The Yoga Sutras of Patanjali were composed by the famous Indian sage sometime between the first and third centuries CE. These lay the practical and philosophical foundations of Raja Yoga in aphorisms that clearly mark out the path to Self-Realization. Their influence has been profound throughout the centuries and they are just as relevant for yoga philosophy and practice today as when they were written.
The sutras of Patanjali, who is considered to be the first systemizer of Yogic thought, are presented here in clear, simple language, with a succinct comment on each. This book will interest the newcomer to Yoga as well as the seasoned practitioner of the philosophy.
In just 196 short aphorisms, this classic work of Indian philosophy spells out succinctly how the mind works, and how it is possible to use the mind to attain liberation. Compiled in the second or third century CE, the Yoga-Sutra is a road map of human consciousness—and a particularly helpful guide to the mind states one encounters in meditation, yoga, and other spiritual practices. It expresses the truths of the human condition with great eloquence: how we know what we know, why we suffer, and how we can discover the way out of suffering. Chip Hartranft's fresh translation and extensive, lucid commentary bring the text beautifully to life. He also provides useful auxiliary materials, including an afterword on the legacy of the Yoga-Sutra and its relevance for us today.
Incl. Abbrev., Append., Biblio, Index, notes, Ref. - Yoga: Meditation: Yoga-Sutras of Patanjali
The Yoga Sutras of Patanjali are the foundational texts of the science of yoga. In this book, Sri Sri Ravi Shankar, a master of yoga for the 21st century, offers his own commentary on this fundamental work. "The aim of Patanjali Yoga is to set man free from the cage of matter. Mind is the highest form of matter and man freed from this dragnet of Chitta or Ahankara (mind or ego) becomes a pure being." - H. H. Sri Sri Ravi Shankar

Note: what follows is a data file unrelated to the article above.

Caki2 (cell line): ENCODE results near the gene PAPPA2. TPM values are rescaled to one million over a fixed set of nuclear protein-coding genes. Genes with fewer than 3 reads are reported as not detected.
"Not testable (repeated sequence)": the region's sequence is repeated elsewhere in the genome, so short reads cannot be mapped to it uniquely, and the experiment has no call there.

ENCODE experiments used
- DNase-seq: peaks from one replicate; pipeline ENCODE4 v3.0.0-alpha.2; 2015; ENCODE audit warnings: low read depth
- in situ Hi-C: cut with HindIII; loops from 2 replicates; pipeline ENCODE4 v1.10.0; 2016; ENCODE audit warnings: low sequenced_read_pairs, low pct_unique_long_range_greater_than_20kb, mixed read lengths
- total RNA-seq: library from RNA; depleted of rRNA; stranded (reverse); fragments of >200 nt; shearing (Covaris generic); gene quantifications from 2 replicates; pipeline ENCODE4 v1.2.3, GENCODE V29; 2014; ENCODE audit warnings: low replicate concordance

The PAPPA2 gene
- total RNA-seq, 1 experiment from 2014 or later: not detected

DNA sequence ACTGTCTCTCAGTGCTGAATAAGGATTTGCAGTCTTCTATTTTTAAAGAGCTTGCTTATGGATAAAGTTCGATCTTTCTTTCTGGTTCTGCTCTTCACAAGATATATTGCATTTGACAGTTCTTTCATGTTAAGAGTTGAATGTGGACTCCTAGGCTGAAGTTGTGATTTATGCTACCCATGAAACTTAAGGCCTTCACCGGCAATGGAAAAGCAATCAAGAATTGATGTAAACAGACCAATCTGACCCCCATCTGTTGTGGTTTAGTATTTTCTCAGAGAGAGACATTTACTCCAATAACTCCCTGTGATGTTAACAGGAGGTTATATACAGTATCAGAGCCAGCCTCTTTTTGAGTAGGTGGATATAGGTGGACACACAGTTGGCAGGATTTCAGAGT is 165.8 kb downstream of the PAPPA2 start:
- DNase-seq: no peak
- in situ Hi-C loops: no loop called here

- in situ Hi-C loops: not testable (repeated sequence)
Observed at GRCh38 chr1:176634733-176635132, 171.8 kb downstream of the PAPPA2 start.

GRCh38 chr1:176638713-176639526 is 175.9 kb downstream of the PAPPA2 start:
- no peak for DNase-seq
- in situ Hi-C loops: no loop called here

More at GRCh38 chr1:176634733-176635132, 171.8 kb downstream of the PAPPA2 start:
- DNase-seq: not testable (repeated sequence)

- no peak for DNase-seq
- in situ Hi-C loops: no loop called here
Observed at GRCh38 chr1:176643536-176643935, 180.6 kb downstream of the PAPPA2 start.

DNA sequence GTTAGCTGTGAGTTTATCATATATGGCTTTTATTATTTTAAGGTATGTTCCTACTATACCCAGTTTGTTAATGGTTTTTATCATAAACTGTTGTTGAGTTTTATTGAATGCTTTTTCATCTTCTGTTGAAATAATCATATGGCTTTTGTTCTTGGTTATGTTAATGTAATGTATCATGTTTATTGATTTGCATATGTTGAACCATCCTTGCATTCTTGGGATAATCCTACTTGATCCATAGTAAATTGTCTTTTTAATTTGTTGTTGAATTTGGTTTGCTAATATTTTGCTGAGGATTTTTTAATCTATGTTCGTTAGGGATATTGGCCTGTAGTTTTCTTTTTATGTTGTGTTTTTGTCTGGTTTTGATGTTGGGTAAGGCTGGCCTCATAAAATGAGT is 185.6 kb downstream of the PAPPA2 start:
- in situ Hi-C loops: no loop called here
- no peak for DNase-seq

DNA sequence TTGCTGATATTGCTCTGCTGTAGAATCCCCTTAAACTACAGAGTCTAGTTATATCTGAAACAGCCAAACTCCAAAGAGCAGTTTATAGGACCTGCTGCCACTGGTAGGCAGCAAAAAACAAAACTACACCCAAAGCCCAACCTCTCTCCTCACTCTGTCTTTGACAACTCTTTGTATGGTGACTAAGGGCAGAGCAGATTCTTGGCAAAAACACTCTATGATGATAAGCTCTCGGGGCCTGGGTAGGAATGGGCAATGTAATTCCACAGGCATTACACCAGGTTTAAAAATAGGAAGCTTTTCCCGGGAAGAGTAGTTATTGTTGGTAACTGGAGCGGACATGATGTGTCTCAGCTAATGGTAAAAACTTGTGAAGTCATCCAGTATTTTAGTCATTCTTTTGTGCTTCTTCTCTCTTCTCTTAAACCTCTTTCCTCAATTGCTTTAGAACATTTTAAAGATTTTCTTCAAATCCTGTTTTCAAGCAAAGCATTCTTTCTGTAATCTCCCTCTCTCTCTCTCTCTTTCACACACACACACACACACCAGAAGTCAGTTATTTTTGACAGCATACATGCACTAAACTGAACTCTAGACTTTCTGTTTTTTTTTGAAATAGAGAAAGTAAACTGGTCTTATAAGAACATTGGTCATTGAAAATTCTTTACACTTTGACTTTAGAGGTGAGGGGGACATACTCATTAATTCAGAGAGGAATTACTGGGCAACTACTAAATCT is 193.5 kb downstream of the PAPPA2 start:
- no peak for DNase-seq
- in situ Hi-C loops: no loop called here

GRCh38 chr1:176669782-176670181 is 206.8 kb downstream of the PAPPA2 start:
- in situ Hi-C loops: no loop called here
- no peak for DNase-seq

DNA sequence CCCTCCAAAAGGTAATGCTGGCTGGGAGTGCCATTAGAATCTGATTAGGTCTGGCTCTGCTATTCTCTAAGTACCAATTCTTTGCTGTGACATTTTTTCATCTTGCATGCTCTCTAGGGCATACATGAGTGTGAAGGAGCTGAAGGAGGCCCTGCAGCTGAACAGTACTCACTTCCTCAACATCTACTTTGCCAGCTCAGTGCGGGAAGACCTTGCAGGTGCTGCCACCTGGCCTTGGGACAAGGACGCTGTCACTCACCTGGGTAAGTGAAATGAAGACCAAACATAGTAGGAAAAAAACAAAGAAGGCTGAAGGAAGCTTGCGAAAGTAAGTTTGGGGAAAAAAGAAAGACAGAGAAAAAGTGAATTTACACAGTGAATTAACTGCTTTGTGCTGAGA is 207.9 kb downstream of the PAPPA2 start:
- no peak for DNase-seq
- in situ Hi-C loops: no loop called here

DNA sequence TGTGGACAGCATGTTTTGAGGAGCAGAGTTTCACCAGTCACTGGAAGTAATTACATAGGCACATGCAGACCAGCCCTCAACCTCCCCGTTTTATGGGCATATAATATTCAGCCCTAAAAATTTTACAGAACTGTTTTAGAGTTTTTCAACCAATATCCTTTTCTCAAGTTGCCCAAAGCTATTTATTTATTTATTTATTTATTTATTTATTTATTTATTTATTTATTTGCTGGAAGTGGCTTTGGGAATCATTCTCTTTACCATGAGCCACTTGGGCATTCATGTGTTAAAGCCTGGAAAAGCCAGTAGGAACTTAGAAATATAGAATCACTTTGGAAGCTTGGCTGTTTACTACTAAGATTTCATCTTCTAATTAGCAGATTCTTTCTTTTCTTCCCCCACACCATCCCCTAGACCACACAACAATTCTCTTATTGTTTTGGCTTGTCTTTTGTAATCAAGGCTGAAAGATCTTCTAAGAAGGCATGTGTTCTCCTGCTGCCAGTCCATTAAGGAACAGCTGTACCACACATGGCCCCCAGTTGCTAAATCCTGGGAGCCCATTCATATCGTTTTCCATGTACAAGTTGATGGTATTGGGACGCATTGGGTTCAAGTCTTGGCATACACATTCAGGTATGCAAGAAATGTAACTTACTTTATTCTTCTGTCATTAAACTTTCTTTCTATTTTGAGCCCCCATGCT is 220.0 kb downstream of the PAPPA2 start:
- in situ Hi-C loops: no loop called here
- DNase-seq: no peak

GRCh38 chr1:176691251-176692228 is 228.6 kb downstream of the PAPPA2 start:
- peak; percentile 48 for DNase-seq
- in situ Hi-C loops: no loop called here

The Indian system of philosophy is the store-house which has supplied spiritual food, through the ages, to all the nations of the world. Other teachings, whatever they be, are but the sauces and the spices, useful so long as this philosophy supplies the spiritual inspiration. Yogasutra of Patanjali is divided into four chapters. It comprises aphorisms on the system of yoga. The aphorisms relate to the subject of Spiritual Absorption (Samadhi), Means of Practice (Sadhana), Accomplishments (Vibhuti) and Emancipation (Kaivalya). To expound further: Ch. I explains the grades of Spiritual Action for the restraint of the exhibitive operations of the mind. Until that is done no yogic achievement is possible. Ch. II deals with the process of Material Action which can attenuate the gross impurities that have entered into the mind. Ch. III pertains to the Dissolutionary Change of the worldly life by means of Samyama. Ch. IV explains the working of threefold actionâ€” the present action, the stored-up action and the regulated fruitive action. It teaches how the individual soul, released from the bond of actions, realizes the Reality of the Supreme Being wherein the individual souls merge into Brahman as rivers do into the ocean. The entire system of Yoga, in all its categories, is nowhere better treated than in this book.